Teaching Reading Skills to 6th Grade EPIK Students Using Authentic Material

EPIK reading class for grade 6 studentsAs mentioned in my previous post, South Korean elementary school students do not get enough reading in their English language curriculum. One class hour—a class hour actually being forty minutes—out of every six is dedicated to reading a short contrived passage of just a few sentences, all of them carefully formulated to fit with what the students already know and are currently learning. There is nothing new or exciting in the passages or in the one or two simple comprehension questions that follow them. As a native English teacher (NET) in a South Korean public elementary school, I feel I should introduce the students to longer authentic passages to give them some solid, meaningful reading practice. I found a perfect opportunity to do so with my sixth graders.

   About the Author: Patricia Brooks completed the 250-hour TESOL Diploma. She teaches grades 3 to 6 with EPIK in South Korea. 

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K-6 TESOL in South Korea: Teaching Writing Skills with Authentic Material

How to teach English in South Korea: Teaching Writing SkillsIn South Korea, for every three hours of EFL speaking and listening instruction elementary school students receive, they get only one hour of reading and one hour of writing instruction.  So what can be done to help address the lack of reading and writing instruction in the South Korean classroom, or at least to maximize the benefit the students reap from the little reading and writing time they do get?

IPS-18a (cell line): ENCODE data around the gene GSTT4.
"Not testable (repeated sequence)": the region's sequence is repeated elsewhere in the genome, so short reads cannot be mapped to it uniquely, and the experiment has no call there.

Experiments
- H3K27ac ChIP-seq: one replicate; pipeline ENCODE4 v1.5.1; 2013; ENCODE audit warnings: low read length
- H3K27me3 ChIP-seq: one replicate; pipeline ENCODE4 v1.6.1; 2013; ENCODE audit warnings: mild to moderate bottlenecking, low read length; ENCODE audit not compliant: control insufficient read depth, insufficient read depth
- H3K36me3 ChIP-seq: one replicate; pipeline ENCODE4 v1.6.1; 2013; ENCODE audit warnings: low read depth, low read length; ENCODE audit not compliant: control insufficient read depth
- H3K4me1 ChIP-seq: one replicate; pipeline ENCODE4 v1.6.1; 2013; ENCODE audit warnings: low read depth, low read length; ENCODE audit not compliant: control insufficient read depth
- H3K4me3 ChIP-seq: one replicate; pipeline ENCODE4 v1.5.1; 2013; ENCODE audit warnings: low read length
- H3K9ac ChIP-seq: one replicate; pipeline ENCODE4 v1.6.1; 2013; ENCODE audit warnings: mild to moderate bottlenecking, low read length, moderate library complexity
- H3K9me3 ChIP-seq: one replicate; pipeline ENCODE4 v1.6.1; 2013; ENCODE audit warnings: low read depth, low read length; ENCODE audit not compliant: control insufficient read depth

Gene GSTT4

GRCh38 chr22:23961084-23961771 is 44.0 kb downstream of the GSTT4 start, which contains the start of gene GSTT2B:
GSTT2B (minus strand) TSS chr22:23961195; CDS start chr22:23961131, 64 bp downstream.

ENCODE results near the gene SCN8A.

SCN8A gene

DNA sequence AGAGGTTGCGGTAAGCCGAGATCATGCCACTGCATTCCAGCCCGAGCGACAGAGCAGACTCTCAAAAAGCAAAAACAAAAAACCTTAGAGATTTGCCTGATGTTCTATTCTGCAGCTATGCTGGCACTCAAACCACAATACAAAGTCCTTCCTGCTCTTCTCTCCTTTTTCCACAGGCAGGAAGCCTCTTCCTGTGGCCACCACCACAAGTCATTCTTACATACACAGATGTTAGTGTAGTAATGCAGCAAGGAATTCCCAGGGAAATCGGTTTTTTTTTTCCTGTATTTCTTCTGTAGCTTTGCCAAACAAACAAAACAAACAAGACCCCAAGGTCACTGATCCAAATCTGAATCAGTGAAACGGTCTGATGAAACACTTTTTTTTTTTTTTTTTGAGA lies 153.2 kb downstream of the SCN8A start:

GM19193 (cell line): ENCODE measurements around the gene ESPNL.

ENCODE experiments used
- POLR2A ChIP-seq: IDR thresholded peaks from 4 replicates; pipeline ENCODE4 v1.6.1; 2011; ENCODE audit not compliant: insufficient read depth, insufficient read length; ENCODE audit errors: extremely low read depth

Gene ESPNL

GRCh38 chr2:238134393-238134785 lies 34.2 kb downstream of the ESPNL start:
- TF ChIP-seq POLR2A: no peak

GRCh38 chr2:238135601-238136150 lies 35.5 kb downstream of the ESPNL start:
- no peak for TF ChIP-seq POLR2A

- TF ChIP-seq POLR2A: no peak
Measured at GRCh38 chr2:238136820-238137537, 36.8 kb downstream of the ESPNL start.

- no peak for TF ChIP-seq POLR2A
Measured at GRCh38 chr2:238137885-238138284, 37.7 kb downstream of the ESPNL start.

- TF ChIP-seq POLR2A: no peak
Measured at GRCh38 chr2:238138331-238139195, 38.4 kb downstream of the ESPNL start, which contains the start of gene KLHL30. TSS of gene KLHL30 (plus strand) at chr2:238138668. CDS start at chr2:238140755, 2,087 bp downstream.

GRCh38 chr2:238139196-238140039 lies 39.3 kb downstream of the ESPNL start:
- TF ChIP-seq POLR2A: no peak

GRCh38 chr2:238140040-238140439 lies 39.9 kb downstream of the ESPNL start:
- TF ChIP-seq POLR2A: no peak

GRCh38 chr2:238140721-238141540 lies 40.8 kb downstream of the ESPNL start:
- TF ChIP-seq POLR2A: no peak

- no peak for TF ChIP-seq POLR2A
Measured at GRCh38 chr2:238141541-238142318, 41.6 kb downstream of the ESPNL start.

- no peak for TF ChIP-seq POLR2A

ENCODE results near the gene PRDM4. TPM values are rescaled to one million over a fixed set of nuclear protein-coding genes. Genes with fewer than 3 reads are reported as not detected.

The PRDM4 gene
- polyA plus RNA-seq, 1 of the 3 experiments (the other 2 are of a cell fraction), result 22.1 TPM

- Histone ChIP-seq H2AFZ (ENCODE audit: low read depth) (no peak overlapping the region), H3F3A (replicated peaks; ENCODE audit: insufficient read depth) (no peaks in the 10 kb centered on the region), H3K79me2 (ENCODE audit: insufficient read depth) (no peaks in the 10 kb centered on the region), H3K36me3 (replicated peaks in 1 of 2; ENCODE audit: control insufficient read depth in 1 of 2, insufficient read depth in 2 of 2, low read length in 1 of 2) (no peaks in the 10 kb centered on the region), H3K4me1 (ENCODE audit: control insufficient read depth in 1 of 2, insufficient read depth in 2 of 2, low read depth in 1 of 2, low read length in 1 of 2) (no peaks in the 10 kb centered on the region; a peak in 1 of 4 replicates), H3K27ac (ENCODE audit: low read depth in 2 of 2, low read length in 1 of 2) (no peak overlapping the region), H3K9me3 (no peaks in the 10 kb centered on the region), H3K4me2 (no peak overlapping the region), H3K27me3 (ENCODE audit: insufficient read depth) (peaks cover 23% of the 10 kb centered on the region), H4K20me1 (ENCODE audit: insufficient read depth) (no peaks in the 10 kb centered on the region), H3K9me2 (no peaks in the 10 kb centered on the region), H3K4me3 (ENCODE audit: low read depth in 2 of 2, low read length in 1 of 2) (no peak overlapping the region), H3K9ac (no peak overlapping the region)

In this article, I will show you what I did to help get my fifth graders improve their writing skills. With my fifth graders, I supplemented a lesson on asking permission and expressing prohibition (target grammar: “May I _____?” “Yes, you may [____]”/ “No, you may not [____].”) with a writing activity meant to introduce the kids to things that are and are not permissible in American culture. At the same time, they were encouraged to think about norms of behavior in their own society.

About the Author: Patricia Brooks teaches grades 3 to 6 in South Korea’s EPIK program. She completed the 250-hour TESOL Diploma program with Coventry House International-OnTESOL. 

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Planning for Low Level k-8 Curriculum Classes in South Korea